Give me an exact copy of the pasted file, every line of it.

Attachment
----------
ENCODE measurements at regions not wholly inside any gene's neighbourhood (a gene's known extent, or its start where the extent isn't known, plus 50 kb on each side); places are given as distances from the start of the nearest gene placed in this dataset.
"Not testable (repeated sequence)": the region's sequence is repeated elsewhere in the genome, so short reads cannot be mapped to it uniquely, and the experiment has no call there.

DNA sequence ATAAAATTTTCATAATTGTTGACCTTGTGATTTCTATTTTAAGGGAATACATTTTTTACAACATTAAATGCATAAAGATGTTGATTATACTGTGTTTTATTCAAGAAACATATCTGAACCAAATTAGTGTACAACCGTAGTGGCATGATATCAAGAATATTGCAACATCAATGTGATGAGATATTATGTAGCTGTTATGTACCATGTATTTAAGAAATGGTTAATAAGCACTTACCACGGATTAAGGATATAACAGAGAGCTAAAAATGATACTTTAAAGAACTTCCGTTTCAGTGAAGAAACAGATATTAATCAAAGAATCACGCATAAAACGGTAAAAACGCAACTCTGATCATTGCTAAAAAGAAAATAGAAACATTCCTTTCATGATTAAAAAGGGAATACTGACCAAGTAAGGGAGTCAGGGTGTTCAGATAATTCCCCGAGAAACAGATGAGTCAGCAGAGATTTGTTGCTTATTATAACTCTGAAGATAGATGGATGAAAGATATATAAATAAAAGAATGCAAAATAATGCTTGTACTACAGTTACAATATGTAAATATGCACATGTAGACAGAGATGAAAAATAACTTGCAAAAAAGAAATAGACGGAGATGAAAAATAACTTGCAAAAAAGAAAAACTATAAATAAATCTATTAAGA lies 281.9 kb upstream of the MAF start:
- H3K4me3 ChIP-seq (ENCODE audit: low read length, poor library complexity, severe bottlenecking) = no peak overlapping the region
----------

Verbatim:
ENCODE measurements at regions not wholly inside any gene's neighbourhood (a gene's known extent, or its start where the extent isn't known, plus 50 kb on each side); places are given as distances from the start of the nearest gene placed in this dataset.
"Not testable (repeated sequence)": the region's sequence is repeated elsewhere in the genome, so short reads cannot be mapped to it uniquely, and the experiment has no call there.

DNA sequence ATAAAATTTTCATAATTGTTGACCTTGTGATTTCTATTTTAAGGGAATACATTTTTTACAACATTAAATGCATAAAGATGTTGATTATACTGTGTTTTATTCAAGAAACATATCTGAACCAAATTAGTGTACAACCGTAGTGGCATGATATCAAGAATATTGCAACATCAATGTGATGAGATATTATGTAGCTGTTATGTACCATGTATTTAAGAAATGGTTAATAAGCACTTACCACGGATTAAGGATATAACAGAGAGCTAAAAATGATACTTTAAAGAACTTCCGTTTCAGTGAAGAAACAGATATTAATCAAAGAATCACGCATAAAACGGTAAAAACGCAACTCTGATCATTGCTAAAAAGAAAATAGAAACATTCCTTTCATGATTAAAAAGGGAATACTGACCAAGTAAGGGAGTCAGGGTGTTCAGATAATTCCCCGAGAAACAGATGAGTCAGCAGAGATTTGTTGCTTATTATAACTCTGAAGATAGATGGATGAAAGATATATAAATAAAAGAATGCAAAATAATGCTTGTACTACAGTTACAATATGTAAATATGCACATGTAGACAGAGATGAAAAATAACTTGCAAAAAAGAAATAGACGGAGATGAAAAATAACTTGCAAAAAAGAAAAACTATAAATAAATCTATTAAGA lies 281.9 kb upstream of the MAF start:
- H3K4me3 ChIP-seq (ENCODE audit: low read length, poor library complexity, severe bottlenecking) = no peak overlapping the region